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Is Carbon Capture Storage About To Have Its Day?

Carbon capture and storage (CCS) has become the dirtiest phrase in the energy sustainability debate. The costs appear too great, the rewards too temporary. In the past two years alone, six major UK projects have been shelved.

However, none of the criticism or lack of will on funding have changed the fact that we need more CCS facilities—and sooner rather than later. That’s why CCS continues to be high on the agenda of a nation like Norway, which has a major state program of research and technology development called CLIMIT. The program is running its latest international summit on 26-27 of February 2019.

No Easy Route to Carbon-Free Economy

While decommissioning coal-fired power stations has made an instant impact on CO2 figures, future emissions reductions will be much harder to achieve. What are the options?

To decarbonize the United Kingdom’s grid using renewables alone, it’s estimated that we would need to build and install renewable power generators at three to four times the electricity demand to balance the variable weather. To provide consistency of power supply through our highly inconsistent weather would demand vast battery (energy) storage capability, likely from lithium ion batteries, for which there isn’t enough lithium on the planet.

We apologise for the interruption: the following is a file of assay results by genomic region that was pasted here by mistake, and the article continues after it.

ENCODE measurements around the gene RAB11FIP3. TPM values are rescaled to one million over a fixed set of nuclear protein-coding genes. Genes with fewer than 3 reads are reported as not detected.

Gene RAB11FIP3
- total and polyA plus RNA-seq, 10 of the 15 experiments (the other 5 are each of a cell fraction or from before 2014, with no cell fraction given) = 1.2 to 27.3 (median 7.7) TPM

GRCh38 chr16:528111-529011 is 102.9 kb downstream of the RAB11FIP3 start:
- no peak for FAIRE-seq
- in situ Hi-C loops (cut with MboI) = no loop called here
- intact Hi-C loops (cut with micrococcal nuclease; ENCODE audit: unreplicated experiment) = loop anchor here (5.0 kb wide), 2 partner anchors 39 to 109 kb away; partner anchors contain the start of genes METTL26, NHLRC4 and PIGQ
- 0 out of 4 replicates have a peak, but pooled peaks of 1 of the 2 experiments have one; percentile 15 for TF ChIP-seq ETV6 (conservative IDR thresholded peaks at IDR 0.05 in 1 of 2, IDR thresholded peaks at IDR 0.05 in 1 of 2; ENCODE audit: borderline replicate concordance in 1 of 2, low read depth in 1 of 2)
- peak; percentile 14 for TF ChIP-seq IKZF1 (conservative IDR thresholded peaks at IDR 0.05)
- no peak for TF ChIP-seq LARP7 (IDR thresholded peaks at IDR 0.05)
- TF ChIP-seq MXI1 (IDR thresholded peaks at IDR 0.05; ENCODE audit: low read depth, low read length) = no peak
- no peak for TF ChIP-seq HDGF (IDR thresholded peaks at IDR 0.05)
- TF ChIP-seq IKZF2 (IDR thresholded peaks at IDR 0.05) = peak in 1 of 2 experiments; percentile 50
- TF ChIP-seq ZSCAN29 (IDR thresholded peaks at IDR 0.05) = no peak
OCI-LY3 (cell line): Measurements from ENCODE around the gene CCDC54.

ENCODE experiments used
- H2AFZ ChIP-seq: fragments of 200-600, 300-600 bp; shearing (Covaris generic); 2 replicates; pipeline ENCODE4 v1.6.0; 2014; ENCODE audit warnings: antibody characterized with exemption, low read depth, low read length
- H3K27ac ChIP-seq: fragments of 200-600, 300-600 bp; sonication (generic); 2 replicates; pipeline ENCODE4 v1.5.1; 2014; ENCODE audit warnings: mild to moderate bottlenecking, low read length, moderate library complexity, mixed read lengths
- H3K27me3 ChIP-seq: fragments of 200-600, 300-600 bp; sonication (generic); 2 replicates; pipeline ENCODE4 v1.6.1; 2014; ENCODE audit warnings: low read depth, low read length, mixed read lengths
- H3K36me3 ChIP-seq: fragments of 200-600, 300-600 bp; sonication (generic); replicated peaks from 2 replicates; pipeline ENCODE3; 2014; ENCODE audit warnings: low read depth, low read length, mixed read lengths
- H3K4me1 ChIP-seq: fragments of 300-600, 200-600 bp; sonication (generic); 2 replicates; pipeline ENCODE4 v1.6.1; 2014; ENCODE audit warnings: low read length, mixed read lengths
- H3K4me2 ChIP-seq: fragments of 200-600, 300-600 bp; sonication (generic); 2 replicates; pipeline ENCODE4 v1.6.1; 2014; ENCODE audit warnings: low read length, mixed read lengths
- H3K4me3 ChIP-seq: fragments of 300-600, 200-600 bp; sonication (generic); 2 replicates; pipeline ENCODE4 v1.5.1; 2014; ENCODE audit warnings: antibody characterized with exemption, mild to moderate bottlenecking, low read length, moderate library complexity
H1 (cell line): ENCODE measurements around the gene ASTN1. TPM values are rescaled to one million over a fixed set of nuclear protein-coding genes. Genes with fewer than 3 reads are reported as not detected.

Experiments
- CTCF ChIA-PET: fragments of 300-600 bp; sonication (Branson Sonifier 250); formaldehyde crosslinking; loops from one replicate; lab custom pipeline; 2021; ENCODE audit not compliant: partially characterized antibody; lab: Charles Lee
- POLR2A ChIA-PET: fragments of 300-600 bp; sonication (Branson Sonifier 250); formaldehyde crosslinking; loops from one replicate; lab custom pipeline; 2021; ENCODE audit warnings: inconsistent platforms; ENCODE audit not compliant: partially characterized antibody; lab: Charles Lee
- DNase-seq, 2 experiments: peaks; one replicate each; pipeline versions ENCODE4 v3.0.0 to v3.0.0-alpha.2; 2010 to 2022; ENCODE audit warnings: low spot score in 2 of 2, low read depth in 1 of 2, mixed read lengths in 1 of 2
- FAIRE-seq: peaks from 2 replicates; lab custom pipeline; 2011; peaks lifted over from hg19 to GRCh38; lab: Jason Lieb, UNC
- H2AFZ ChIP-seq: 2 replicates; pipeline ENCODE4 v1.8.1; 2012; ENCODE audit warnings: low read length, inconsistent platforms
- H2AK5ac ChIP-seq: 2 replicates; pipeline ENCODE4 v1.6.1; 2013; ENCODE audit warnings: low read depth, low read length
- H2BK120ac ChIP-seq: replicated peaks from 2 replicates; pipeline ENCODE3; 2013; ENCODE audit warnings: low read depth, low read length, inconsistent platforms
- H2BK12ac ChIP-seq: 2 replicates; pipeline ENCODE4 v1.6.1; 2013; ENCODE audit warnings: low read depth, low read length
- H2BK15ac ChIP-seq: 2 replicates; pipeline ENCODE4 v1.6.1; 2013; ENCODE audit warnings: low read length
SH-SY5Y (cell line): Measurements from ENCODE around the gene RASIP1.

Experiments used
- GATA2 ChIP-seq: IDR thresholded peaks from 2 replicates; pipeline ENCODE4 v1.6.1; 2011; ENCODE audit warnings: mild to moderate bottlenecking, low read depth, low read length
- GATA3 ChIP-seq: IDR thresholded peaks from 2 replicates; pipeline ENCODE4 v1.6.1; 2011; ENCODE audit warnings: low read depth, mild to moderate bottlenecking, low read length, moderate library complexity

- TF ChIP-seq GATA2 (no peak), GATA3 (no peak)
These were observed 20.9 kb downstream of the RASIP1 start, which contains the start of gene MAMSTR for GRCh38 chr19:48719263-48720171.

Is CCS Becoming Viable?

Thankfully, new technologies are increasingly making CCS look commercially viable.

As one example, the decades of drilling under the North Sea mean there are vast resources of space for CO2 storage, enough to last 100 years—potentially even for the UK to take CO2 from other parts of Europe.

The focus now should be on approaches that can be deployed and brought to market in short periods of time, i.e., within 10 years, to start changing the hard emissions figures. Smart blue-sky thinking is of no value if it’s going to take 20-30 years for results to be delivered.

What Technologies Are Available?

Amine scrubbing—a process to separate CO2 from flue gas—has now been developed and validated at commercial-scale for the treatment of flue gas from coal-fired power stations. Three projects in particular represent significant milestones: the 100 MWe SaskPower Project in Saskatchewan and the 240 MWe Petra Nova facility in Houston, Texas, both of which are able to capture 90 percent of the CO2 produced.

The third large-scale (precombustion capture) demonstration project is the Japanese Tomakomai CCS demonstration project, which sequesters 100,000 tons of CO2 per year.

Carbon capture and storage isn’t a perfect solution—but it’s critical for the interim period as we try to reach the state of renewables only.

A number of other CCS technologies are also being explored:

  • Calcium looping. This is less toxic than amine scrubbing, and the byproducts of the process have the potential to be used as part of cement production. But it requires high initial setup investment and a constant flow of limestone to maintain effectiveness.